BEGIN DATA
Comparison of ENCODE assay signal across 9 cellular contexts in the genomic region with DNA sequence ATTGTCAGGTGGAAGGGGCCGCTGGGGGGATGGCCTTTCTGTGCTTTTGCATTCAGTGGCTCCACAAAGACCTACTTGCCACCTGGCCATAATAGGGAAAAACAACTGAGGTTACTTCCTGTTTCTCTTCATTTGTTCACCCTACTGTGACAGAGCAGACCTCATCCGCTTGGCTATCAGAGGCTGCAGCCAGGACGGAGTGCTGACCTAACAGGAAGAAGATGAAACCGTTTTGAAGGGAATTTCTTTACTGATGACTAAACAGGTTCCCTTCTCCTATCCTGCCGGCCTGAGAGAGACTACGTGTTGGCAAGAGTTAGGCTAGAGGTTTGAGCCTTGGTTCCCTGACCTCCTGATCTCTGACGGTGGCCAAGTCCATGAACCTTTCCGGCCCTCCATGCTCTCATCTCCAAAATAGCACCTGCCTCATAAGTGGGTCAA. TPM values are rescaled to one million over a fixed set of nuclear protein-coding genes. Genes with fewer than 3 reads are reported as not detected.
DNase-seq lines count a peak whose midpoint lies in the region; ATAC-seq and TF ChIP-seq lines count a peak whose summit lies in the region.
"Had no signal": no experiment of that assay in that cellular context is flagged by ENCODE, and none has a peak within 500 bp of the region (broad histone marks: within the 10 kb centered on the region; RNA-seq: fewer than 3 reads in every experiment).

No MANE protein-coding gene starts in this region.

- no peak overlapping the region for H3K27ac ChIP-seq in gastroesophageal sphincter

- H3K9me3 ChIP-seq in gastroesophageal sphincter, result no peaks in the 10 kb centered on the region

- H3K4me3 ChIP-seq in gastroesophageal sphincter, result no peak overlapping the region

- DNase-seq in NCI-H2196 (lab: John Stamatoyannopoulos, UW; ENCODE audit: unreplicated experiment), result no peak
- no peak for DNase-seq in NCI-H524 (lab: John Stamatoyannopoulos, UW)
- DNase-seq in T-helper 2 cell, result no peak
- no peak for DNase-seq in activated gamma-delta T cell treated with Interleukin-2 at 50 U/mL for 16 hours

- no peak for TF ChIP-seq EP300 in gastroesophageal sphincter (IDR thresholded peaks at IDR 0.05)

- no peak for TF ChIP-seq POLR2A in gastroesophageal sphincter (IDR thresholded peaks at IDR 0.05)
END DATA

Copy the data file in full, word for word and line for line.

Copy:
Comparison of ENCODE assay signal across 9 cellular contexts in the genomic region with DNA sequence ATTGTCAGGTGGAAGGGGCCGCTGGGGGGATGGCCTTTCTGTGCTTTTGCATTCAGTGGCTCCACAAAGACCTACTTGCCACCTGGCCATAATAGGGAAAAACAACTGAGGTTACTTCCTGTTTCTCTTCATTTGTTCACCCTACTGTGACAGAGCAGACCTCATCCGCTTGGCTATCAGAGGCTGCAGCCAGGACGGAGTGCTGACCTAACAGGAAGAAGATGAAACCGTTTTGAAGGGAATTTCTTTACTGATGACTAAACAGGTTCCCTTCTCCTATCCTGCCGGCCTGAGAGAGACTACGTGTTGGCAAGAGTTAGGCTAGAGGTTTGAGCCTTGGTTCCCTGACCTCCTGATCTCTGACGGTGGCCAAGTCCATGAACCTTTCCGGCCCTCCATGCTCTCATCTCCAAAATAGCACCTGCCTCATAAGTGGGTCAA. TPM values are rescaled to one million over a fixed set of nuclear protein-coding genes. Genes with fewer than 3 reads are reported as not detected.
DNase-seq lines count a peak whose midpoint lies in the region; ATAC-seq and TF ChIP-seq lines count a peak whose summit lies in the region.
"Had no signal": no experiment of that assay in that cellular context is flagged by ENCODE, and none has a peak within 500 bp of the region (broad histone marks: within the 10 kb centered on the region; RNA-seq: fewer than 3 reads in every experiment).

No MANE protein-coding gene starts in this region.

- no peak overlapping the region for H3K27ac ChIP-seq in gastroesophageal sphincter

- H3K9me3 ChIP-seq in gastroesophageal sphincter, result no peaks in the 10 kb centered on the region

- H3K4me3 ChIP-seq in gastroesophageal sphincter, result no peak overlapping the region

- DNase-seq in NCI-H2196 (lab: John Stamatoyannopoulos, UW; ENCODE audit: unreplicated experiment), result no peak
- no peak for DNase-seq in NCI-H524 (lab: John Stamatoyannopoulos, UW)
- DNase-seq in T-helper 2 cell, result no peak
- no peak for DNase-seq in activated gamma-delta T cell treated with Interleukin-2 at 50 U/mL for 16 hours

- no peak for TF ChIP-seq EP300 in gastroesophageal sphincter (IDR thresholded peaks at IDR 0.05)

- no peak for TF ChIP-seq POLR2A in gastroesophageal sphincter (IDR thresholded peaks at IDR 0.05)